Our community – that is, technologists, mathematicians and information assurance professionals – has generally adapted well to changes in the technology landscape.

At the start of the Cold War, the western security apparatus sought to understand the actions of their adversaries by intercepting radio signals bouncing off the ionosphere and analyzing the messages they carried. Later, when the Soviets moved to microwave transmissions, that same security apparatus deployed cutting-edge line-of-sight interception techniques.

Then, in 1977, after the Soviets began to successfully encrypt their communications, the NSA launched the Bauded Signals Upgrade program, delivering a supercomputer designed to compare encrypted messages with elements of plain text transmitted by mistake, allowing the agency to break many of the Soviets’ high-level codes. Time and time again, our innovation has kept us safe, but only when we have prepared to meet the threat.

Quantum information theory, which has been explored since the beginning of the 20th century, has led to an exciting yet dangerous new prospect: new quantum algorithms to solve computational problems which have thus far proven to be intractable – or at least unachievable within a useful period – by classical computers. One such problem is the breaking of the Advanced Encryption Standard, a key pillar of modern data encryption.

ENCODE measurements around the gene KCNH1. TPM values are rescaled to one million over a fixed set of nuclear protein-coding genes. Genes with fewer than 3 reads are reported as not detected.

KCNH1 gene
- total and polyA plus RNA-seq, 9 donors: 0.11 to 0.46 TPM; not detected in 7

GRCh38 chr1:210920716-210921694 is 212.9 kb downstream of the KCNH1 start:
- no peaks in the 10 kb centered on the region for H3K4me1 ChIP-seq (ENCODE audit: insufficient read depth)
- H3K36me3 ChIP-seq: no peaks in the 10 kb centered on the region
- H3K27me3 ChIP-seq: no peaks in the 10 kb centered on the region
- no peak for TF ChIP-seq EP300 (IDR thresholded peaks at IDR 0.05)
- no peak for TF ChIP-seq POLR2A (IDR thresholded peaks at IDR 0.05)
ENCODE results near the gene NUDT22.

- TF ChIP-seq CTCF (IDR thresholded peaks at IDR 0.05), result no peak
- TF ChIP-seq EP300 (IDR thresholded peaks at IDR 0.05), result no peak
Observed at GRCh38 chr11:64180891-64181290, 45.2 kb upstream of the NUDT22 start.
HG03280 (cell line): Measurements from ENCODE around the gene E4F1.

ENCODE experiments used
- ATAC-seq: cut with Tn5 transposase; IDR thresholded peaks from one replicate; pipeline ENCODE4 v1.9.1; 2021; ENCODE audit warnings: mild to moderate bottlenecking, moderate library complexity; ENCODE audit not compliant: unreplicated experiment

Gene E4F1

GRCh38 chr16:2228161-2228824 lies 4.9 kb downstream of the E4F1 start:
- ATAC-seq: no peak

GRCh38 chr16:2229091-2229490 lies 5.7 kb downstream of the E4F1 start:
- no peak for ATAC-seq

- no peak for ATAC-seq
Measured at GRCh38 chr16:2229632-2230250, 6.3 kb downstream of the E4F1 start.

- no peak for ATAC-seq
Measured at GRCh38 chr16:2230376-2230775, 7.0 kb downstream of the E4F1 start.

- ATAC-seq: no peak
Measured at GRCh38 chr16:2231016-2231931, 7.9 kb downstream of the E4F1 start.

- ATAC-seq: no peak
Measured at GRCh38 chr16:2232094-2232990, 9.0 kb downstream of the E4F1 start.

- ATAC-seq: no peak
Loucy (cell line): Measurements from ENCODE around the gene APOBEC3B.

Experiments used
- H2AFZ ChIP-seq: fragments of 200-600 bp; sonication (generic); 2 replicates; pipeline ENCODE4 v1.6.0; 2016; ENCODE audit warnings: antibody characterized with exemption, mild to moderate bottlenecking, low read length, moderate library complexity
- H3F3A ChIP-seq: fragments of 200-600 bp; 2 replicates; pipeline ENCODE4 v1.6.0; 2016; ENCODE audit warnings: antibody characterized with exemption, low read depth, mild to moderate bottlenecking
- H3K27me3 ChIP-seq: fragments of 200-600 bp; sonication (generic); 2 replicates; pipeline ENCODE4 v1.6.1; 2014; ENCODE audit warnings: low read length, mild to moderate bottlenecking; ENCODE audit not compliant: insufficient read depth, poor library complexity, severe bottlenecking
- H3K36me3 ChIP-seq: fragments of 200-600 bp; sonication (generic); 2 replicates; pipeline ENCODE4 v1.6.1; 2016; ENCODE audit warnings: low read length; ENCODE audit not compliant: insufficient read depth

A joint research team of engineers from Google and the Swedish Royal Institute of Technology published a study that theorized the breaking of a 2048 bit key in just 8 hours, something that would take today’s classical computers over 300 trillion years. The catch? This theory requires a 20 million-qubit computer, and the largest quantum computer that exists today has only 65.

Their study, alongside many like it, tells us that quantum technology will present the greatest threat to the security of our critical systems in the history of computing. It may even be useful to us in future conflicts. However, quantum computers will need considerably more processing power than is available today and will require a significantly lower error rate if they are to be utilized for cyberspace operations.

To meet this challenge, institutions across the world are rushing to develop quantum computers that are capable of delivering on the promising theory.

The U.S. National Institute of Standards and Technology is currently evaluating over 60 methods for post-quantum cryptography, quantum key distribution, and other security applications. Early indications are that quantum technology will provide an ability to detect, defend, and even retaliate against all manner of future threats.

Away from security, most people understand that quantum computing has immense potential for good – with applications in the scientific and medical research fields easy to imagine. However, this vast computing power could also be used to undermine the classical computer systems that our nation relies upon so heavily.

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Cryptography and Quantum Computing